Adele’s beautiful singing voice might speak to millions around the world, but it’s a different matter when she’s simply having a chat it seems.
Such is the strength of Adele’s British twang that certain TV stations in America have started using subtitles to help their viewers understand her Laaandaaaan accent.
When an interview with the 27-year-old singer was aired on the KTLA station in Los Angeles earlier this week, the audio was transcribed across the bottom of the screen.
One viewer commented: “It was hilarious. Adele was just chatting normally, but someone clearly thought it was hard to understand so felt it necessary to run the footage with closed captioning.”
Another fan watching an interview on BBC America agreed that subtitling was necessary, tweeting: “Watching @Adele on #BBCAmerica and have to put the subtitles on? Girl your accent is thick and sexy, love you!!”
So, for those that need a little help, here's a few useful phrases to get to know...
- 'Allo' - 'Hello'
- 'Fanks' - 'Thanks'
- 'Oh maaa gaaaawd' - 'Oh my god'
It’s not the first time a British star has struggled to make themselves understood to American audiences.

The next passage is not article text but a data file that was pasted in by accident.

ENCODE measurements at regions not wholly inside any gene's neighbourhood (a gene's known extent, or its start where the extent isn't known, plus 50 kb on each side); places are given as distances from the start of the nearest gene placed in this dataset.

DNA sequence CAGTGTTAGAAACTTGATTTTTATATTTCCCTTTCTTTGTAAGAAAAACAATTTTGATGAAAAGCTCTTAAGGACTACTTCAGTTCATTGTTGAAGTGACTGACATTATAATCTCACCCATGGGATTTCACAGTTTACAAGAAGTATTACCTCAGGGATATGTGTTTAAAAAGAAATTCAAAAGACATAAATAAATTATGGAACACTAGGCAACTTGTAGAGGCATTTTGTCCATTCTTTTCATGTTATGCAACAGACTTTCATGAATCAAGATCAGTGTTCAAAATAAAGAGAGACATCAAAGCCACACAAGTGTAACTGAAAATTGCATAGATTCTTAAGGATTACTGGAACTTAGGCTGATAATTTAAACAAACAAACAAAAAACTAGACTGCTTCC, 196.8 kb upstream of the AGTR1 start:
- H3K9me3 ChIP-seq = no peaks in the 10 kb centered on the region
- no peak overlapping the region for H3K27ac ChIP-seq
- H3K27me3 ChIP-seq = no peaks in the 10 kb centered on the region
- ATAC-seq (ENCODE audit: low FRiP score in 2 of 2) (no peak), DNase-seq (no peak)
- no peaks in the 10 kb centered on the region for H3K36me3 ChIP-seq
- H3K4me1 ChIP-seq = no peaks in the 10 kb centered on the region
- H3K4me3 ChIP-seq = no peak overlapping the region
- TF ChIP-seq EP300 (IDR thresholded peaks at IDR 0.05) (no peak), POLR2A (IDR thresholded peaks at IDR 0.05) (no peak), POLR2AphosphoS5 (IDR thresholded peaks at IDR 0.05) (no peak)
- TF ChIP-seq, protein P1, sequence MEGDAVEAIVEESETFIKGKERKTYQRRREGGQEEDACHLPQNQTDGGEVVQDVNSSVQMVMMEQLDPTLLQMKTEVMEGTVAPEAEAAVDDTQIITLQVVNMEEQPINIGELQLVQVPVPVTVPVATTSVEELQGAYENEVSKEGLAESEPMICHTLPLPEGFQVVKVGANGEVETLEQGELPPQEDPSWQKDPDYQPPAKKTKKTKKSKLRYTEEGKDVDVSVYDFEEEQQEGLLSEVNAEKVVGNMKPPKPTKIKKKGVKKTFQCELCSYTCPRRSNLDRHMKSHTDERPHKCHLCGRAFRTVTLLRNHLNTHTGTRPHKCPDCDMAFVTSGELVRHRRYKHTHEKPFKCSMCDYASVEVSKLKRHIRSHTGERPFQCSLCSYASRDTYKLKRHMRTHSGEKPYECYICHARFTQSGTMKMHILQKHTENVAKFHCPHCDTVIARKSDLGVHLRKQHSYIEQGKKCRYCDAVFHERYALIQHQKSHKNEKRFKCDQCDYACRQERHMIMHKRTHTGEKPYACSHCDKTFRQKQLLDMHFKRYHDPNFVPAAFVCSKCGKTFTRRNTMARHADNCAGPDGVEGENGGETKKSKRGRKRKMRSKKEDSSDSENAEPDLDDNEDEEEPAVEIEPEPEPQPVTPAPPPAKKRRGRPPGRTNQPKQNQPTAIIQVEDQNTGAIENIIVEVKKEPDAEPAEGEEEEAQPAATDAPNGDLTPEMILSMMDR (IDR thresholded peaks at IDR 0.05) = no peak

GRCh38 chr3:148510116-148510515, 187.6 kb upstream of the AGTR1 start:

Cheryl Fernandez-Versini only lasted one episode on ‘The X Factor USA’ when audiences struggled to understand her Geordie accent.
Bosses reportedly said her accent was ‘too thick’ and used it as an excuse to ditch the star from the show.
Earlier this week Adele made the dreams of a seriously ill child come true, after paying a visit to her bedside.
The singer surprised 12-year-old superfan Rebecca Gibney when she popped by to say “Hello” to her.
Rebecca suffers from cerebral palsy and epilepsy, and is also blind, tube-fed and unable to walk or talk.
But she was delighted to see Adele, when she visited the family’s house in Belfast, during some downtime from her tour, which kicked off in the city earlier this week.
Tap the pic below to launch the gallery...